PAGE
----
My advice to you regarding your girlfriend is for her to be tested regularly with cervical smears and not worry so much about something that there is very little that you can do about.  The only way for her not to get HPV (if you already have it) is to remain virgin, which might not be a very satisfactory situation for either of you.
Best wishes,
Dr José

4 Comments
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Avatar_m_tn
Does this article change your thinking at all:

http://www3.interscience.wiley.com/journal/119464559/abstract
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Avatar_m_tn
So would it be safe to say that given the time frame of the incedent, I have cleared the virus by now if I ever contracted it?  Also, do researchers know whether or not an infection that has cleared can be reactivated, or would a peroson have to be exposed to the virus again to re-contract it?

Thank you for your time
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936016_tn?1332769204
Good Morning

Jose is off duty today - lucky man. A lovely sunny day in London.

You've asked two further questions:-
"Does this article change your thinking at all:
http://www3.interscience.wiley.com/journal/119464559/abstract"

I can't speak directly for Jose but my question to you would be, why on earth would this change my/our thinking? All it illustrates is something you referred to originally and which is established - that HPV is implicated in some oral squamous cell carcinomas. We know that HPV is indeed involved in squamous cell cancers and precancers - squamous cells are skin cells. The squamous cells in the mouth/anus/vulva/cervix/on the penis are all vulnerable. Indeed there is evidence that HPV is implicated in the development of squamous cell carcinomas of the skin of the body - that'll give you something else to worry about.

The reality is though that certain types of HPV in the anogenital and oral areas do cause premalignant and malignant lesions BUT - the vast majority of oral cancers and precancers are caused by a) smoking b) smoking and drinking alcohol heavily c) excess alcohol use. HPV is part of the picture but it hugely outweighed by the others.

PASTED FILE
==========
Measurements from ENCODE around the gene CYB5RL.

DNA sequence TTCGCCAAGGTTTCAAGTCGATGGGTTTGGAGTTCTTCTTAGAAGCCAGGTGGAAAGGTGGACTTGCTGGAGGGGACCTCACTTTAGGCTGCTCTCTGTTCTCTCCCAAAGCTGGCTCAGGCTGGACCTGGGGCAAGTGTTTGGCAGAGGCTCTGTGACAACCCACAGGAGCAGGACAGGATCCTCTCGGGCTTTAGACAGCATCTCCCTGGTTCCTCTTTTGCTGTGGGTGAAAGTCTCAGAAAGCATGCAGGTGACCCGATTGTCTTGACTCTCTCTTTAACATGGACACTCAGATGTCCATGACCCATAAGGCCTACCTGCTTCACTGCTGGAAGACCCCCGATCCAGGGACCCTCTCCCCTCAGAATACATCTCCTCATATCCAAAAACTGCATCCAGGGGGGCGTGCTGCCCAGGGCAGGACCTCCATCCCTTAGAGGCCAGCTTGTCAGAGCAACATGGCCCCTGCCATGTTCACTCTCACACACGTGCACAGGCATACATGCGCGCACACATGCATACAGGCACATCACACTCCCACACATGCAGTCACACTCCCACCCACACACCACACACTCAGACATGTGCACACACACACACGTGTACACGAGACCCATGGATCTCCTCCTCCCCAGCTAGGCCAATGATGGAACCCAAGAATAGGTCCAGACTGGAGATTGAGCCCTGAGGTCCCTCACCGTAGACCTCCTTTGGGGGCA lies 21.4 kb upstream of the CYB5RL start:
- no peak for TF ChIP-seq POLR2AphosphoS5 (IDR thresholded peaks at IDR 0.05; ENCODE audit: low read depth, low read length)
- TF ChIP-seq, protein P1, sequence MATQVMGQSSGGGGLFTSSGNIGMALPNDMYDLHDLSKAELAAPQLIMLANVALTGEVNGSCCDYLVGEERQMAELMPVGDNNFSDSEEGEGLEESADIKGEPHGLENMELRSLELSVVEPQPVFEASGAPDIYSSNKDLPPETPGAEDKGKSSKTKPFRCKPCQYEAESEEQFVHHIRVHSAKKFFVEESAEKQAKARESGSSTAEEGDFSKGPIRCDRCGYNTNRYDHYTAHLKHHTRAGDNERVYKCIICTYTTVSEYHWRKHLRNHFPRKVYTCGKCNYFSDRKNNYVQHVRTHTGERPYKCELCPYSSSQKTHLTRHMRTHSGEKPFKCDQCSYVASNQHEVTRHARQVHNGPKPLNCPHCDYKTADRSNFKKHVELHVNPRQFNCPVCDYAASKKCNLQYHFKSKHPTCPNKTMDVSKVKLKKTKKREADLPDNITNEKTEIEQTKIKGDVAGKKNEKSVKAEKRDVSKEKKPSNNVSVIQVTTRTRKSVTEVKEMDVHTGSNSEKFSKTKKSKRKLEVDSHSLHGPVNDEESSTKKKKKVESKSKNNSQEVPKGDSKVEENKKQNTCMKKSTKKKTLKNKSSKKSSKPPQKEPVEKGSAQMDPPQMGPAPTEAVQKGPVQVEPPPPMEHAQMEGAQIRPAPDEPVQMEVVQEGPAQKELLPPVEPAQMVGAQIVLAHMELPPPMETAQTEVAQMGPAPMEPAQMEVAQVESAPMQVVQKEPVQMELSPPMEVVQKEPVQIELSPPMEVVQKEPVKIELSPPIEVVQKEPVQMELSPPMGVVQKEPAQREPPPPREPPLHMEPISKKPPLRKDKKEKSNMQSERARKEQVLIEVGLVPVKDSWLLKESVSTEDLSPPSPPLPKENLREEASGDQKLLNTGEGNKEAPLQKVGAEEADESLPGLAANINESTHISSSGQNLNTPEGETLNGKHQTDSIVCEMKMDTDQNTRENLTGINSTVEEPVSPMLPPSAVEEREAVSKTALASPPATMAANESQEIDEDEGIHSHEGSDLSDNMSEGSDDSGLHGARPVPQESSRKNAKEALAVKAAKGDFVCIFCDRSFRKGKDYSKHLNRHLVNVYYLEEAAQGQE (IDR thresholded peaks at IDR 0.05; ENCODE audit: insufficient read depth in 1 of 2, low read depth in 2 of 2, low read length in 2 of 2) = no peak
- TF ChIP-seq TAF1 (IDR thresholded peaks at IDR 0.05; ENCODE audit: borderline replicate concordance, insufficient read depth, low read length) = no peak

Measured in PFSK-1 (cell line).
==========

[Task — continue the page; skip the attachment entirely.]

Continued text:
Your second question:-
"So would it be safe to say that given the time frame of the incedent, I have cleared the virus by now if I ever contracted it?  Also, do researchers know whether or not an infection that has cleared can be reactivated, or would a peroson have to be exposed to the virus again to re-contract it?"

First part - no - the clearance time varies from person to person.

Second part - if the contamination is "cleared" then there is no HPV on the target tissue in which case reinfection would be necessary.

Not all high risk HPV contamination of the target will result in pre-cancer or cancer of the target area. Most people will have at least one type of HPV infection at some time in their lives at a sexual site = mouth/anus/penis/female genitals or any combination of the above. Most HPV infections, including high risk types are TRANSIENT. A small but significant number of high risk HPV infections will progress to a cancer of the mouth/anus/penis/female geintal tract or any combination of. HPV detection methods such as the one you have highlighted in the unhelpful article you have picked ou can identify the presence of the virus but they are unable to identify whether that virus has ONCOGENIC ACTIVITY - ie whether the high risk HPV is actually going to switch the genes in a persons target cells to change to cnacers. It is the expression of viral oncoproteins E6 and E7, which affect cell cycle control, that will initiate the cancer process - certainly in the cervix and probably elsewhere. The detection of E6/E7 mRNA confirms the persistent expression of viral oncoproteins in human cells.

The benefit of a negative HPV PCR swab especially one which will by default identify mRNA to detect E6/E7 oncogene expression, is its negative predictive value. That means that someone with a negative HPV PCR for high risk subtypes - especially types 16,18, 31, 33 and 45 is at virtually no risk of developing an HPV related cancer in the target cells. HPV DNA PCR tests will identify and type the virus only, whereas HPV mRNA tests will detect whether that HPV virus has the CAPACITY to switch cellular function to create a malignant process.

best wishes, Sean